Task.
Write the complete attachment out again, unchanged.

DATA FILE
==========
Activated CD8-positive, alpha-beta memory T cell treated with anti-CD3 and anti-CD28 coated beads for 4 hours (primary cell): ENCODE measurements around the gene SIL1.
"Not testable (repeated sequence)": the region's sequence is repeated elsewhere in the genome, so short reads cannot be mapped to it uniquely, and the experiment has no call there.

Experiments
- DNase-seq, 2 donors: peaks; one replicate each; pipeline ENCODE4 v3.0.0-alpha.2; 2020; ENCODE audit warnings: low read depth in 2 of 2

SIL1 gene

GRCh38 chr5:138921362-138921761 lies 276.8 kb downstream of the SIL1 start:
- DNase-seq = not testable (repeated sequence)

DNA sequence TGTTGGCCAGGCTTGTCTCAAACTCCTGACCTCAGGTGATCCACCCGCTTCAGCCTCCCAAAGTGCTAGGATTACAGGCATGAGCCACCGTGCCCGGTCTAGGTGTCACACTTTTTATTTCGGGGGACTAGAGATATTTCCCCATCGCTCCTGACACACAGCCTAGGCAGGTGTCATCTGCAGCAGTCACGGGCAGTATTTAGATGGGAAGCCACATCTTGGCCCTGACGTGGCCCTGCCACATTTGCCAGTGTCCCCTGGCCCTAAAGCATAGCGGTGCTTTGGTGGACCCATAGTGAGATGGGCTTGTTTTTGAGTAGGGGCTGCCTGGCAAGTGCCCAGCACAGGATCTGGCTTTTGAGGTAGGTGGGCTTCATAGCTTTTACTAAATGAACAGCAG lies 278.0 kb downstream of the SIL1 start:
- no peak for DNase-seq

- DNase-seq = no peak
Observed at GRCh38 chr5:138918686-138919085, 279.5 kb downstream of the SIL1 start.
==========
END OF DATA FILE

Activated CD8-positive, alpha-beta memory T cell treated with anti-CD3 and anti-CD28 coated beads for 4 hours (primary cell): ENCODE measurements around the gene SIL1.
"Not testable (repeated sequence)": the region's sequence is repeated elsewhere in the genome, so short reads cannot be mapped to it uniquely, and the experiment has no call there.

Experiments
- DNase-seq, 2 donors: peaks; one replicate each; pipeline ENCODE4 v3.0.0-alpha.2; 2020; ENCODE audit warnings: low read depth in 2 of 2

SIL1 gene

GRCh38 chr5:138921362-138921761 lies 276.8 kb downstream of the SIL1 start:
- DNase-seq = not testable (repeated sequence)

DNA sequence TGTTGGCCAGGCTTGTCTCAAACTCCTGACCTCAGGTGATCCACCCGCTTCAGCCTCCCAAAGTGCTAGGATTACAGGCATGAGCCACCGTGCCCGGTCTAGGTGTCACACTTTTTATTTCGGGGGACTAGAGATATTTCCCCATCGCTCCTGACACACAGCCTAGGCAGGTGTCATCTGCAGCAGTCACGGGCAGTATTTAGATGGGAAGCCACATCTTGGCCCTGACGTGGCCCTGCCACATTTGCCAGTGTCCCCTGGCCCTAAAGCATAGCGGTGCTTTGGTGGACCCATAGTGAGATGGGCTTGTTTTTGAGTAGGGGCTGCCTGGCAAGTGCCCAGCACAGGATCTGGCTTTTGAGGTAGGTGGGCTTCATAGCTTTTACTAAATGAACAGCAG lies 278.0 kb downstream of the SIL1 start:
- no peak for DNase-seq

- DNase-seq = no peak
Observed at GRCh38 chr5:138918686-138919085, 279.5 kb downstream of the SIL1 start.